I ran across this post via the Code Project feed.  If you want to stir up debate, define your personal criteria as to whether someone is a clown or a coder.  I’ve been both.  I think at some point in my career, I may have touched on just about ever clown the author defines.  There was a time when I was working 16 hour days nearly 7 days a week for weeks straight building 4 software products simultaneously and single handedly.  At that point, I think I turned into angry clown.  I know the Senior Managers at corporate HQ turned into angry clowns when they saw my overtime amounts on my time card. (KA-CHING!)

Over my 20 year career I have been in some awful interviews and been on the other side of the table watching train wrecks happen.  I have found that coders are the most difficult to interview.  You can ferret out if a server administrator knows their stuff.  But, you don’t truly know how a coder’s mind works until you get code produced.  Peer reviews can be interesting when personalities and philosophies collide.

I’ve had to clean up ugly code left behind by others.  Coding is an evolution of learning and applying lessons learned from previous projects.  Being the perfectionist that I am, I know I would like to re-write code I wrote 11 years ago.  But you know what?  That code is still running, largely untouched, eleven years later and still delivering value to the user community.  In the end that is what business is all about.  Delivering that end value.  It may not be heaven behind the scenes, like clowns in a clown car, but it is working.  Besides, isn’t that what version 2.0 is for?  To give us that chance to get everthing right this time.  At least, that is our quest and our pitch to management.  Sometimes we do get it right!

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You’re System Might Be Neglected If…

I had an amazing experience today.  I realized just how neglected the system I inherited was while migrating users from an old out of warranty server to a new VM based server.  Here are some indicators you might be out of date:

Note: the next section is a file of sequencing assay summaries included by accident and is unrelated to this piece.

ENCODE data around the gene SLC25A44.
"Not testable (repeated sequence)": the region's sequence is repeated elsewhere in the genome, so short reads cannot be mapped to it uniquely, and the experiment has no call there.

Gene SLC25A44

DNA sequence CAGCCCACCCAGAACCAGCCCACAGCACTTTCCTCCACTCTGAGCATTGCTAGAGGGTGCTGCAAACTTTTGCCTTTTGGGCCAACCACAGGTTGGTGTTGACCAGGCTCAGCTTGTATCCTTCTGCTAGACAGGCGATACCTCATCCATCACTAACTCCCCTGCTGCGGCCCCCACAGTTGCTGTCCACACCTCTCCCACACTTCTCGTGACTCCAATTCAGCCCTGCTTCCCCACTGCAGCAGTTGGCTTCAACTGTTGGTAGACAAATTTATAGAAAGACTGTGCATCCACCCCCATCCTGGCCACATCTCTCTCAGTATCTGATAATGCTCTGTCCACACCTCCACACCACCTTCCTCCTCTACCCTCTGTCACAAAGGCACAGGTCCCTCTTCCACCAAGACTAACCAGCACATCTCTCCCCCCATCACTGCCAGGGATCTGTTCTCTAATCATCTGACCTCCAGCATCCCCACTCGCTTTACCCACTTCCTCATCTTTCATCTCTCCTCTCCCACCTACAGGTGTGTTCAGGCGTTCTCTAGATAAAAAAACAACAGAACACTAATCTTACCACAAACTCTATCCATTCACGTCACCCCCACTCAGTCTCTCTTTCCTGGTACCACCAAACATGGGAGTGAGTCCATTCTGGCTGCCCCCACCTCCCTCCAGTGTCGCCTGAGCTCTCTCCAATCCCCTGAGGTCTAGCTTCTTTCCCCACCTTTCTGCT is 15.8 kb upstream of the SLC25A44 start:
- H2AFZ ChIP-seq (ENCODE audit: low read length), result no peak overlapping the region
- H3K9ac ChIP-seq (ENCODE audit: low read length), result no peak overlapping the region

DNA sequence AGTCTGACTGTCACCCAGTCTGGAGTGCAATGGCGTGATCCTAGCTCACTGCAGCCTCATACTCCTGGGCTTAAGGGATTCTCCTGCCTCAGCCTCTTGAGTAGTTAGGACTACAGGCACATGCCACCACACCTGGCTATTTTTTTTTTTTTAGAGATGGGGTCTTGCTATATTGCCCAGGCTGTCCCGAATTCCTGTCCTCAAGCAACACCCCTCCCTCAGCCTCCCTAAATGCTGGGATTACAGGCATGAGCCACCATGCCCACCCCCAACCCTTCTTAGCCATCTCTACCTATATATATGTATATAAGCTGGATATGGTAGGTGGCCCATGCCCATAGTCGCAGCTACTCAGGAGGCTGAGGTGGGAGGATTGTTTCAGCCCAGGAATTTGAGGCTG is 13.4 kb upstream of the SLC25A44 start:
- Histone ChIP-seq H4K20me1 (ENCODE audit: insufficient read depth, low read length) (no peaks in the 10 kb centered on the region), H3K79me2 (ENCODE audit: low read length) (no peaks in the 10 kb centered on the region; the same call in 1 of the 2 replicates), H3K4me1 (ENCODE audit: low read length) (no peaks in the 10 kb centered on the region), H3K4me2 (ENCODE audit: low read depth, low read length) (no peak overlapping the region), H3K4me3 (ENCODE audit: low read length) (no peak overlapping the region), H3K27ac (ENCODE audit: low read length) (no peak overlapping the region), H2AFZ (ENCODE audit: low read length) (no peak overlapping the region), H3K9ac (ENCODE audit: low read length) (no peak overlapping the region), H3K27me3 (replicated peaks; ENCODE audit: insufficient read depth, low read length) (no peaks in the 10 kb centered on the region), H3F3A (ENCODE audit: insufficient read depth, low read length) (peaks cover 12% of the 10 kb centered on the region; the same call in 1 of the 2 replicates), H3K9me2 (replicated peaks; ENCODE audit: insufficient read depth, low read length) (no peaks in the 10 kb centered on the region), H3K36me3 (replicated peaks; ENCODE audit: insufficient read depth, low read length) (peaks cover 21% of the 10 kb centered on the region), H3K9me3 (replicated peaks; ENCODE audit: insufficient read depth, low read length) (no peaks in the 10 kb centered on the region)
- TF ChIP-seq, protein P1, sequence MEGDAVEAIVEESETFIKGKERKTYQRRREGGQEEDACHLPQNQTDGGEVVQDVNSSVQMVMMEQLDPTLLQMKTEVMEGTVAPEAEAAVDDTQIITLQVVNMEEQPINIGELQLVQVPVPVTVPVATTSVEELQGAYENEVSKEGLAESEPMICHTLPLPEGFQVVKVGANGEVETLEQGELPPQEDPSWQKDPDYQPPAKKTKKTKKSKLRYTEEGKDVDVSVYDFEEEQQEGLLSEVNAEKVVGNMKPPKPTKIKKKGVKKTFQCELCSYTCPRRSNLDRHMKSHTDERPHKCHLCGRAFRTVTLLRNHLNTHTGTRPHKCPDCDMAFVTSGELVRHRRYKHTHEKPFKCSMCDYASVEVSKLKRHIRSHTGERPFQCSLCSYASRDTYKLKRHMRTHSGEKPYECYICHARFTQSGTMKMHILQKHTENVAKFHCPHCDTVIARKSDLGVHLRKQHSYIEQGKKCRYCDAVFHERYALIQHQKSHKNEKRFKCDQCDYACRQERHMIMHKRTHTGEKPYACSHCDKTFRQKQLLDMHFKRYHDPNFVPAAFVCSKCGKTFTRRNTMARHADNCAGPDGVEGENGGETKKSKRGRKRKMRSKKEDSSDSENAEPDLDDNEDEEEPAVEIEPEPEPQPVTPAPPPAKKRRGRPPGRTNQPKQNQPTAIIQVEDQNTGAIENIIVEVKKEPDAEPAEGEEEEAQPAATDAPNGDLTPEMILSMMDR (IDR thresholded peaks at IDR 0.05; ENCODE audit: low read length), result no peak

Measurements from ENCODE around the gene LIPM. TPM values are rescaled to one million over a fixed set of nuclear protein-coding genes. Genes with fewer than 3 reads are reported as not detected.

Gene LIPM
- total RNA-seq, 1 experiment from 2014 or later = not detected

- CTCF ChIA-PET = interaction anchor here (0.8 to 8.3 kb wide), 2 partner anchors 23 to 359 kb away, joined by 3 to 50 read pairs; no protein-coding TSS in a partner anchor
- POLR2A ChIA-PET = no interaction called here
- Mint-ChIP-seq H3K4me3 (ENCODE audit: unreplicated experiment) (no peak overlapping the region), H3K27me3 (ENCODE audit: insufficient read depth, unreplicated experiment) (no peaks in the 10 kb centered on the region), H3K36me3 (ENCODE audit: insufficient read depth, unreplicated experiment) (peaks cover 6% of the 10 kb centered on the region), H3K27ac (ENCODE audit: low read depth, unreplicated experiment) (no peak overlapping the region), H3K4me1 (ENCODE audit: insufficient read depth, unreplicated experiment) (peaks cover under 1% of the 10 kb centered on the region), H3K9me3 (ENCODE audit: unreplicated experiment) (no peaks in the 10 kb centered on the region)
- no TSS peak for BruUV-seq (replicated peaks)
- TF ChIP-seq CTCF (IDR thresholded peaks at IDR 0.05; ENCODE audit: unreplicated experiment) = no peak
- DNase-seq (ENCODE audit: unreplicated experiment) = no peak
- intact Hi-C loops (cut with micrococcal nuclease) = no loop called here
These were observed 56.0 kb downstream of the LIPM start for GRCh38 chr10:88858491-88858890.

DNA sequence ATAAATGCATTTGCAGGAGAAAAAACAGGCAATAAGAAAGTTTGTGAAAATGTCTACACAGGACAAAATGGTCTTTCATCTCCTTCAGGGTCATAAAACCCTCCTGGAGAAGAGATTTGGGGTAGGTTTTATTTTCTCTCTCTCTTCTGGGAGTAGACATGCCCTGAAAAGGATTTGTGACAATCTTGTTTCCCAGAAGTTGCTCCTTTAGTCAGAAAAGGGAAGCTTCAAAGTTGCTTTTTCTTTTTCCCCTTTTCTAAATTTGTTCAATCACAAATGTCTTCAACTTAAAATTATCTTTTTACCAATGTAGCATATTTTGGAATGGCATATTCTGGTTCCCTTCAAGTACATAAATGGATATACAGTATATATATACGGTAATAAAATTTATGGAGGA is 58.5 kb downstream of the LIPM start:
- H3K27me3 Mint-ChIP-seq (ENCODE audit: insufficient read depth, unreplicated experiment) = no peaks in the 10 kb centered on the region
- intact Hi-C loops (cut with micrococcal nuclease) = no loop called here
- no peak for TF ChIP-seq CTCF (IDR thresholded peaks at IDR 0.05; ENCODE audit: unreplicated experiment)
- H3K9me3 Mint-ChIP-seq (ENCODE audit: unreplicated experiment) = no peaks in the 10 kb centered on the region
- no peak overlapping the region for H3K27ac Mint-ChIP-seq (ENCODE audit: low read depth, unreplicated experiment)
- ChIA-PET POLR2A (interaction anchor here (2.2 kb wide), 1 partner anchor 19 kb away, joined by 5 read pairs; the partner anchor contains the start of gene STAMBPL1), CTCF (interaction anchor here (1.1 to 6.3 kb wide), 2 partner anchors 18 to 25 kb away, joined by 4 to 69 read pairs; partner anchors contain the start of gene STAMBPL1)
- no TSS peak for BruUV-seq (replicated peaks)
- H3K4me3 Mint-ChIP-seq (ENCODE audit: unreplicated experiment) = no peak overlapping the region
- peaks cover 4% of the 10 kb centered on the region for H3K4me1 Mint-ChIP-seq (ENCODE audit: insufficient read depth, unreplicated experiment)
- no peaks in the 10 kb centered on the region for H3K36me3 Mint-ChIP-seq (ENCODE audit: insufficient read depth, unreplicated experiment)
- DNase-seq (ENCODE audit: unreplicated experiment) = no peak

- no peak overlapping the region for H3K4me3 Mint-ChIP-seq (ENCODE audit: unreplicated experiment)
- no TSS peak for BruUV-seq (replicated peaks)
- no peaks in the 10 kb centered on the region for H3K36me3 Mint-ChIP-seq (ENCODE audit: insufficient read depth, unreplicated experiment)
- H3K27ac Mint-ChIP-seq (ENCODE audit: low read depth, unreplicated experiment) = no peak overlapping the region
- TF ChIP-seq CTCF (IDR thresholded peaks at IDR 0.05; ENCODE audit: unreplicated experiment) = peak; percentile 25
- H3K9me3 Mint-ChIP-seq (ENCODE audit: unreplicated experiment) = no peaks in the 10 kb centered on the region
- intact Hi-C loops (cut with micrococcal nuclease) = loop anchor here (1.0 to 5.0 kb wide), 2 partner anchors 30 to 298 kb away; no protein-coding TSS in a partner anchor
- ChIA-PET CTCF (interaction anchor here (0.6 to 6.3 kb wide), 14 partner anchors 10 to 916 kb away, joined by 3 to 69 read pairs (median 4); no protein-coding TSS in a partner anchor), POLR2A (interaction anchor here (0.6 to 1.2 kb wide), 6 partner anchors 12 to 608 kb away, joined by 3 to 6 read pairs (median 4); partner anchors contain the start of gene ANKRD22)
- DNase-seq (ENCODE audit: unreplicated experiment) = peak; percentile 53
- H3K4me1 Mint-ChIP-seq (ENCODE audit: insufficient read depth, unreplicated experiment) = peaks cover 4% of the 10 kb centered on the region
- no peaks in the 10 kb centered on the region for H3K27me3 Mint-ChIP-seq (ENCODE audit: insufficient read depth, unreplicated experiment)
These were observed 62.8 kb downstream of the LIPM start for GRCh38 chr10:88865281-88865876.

1. Your server is out of warranty.
  2. Your server software is version 7 and hasn’t had a patch since 2009 while the currently supported version is 8.5.2.
  3. You don’t know how many actual users you really have.
  4. A Point of Contact listed in the software screen users see has been dead for several years (no joke – it’s true).
  5. One of your users is using a client that is version 5.x and the current version is 8.5.2.
  6. Most of your users have not changed their password in seven years or more.
  7. A user complained about something not working to “Somebody” two years ago and has been living with it ever since.  You have it fixed in less than 30 minutes.
  8. There is no funding identified to support the system.

Those are just some tips I thought I would pass along.

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Windows Server 2008 R2 Standard vs. Web Edition

If you are debating between the Windows 2008 R2 standard and web editions, you need to take a look at what you need to function.  A while back I was able to get a free copy of Windows 2008 R2 Web Edition through the WebsiteSpark web site.  It’s been sitting around waiting for me to get a machine to run it on.  I recently picked up a used Dell Quad Core and threw the software on it.  I then installed VMWare server so that I could run Ubuntu Linux on it.  What I found is that the Web Edition does not include the network routing services role necessary for VMWare to operate, as well as a bunch of other roles.  However Standard Edition does.

At first I was ticked, but I put my Information Assurance hat on and I saw the logic.  The web server is one of the most exposed points of entry for threats.  Thus it makes sense to make the web server as dumb as possible.  It sucks however if you want to multi-task the server.  So, I’m reformatting the machine right now with Ubuntu server and will run Win 2K8 Web in a VM.

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DoD Software Development Squeezes Out Small Businesses

The Department of Defense has been consolidating it’s IT resources for some years now.  It has been a slow, painful contraction to consolidate computing resources.  But, it is a necessary step.  Gone are the wild west days of lots of organizations building their own local “county options” and throwing them on to the network.  I used to work in an area where a government worker had to log into over 20 systems before ordering a single part.  A study revealed that this worker lost 1.5 hours or productivity a day simply logging in and out.  Now services are increasingly being consolidated to central data processing centers. Remember the old main frame days of spoke and wheel architectures?

The bad part is that when these services are consolidated, the contracted services become larger and larger.  Thus it is next to impossible for a small business to break in or compete.  There have been several articles and studies documenting that innovation comes from small business, not large ones.  With a large one, you often get a lumbering bureaucracy that often limits innovation.  The game then becomes to maintain the status quo and management becomes purely political.  The large firms send out their hired lobbyists and well connected folks to drum up tens of millions of dollars in projects.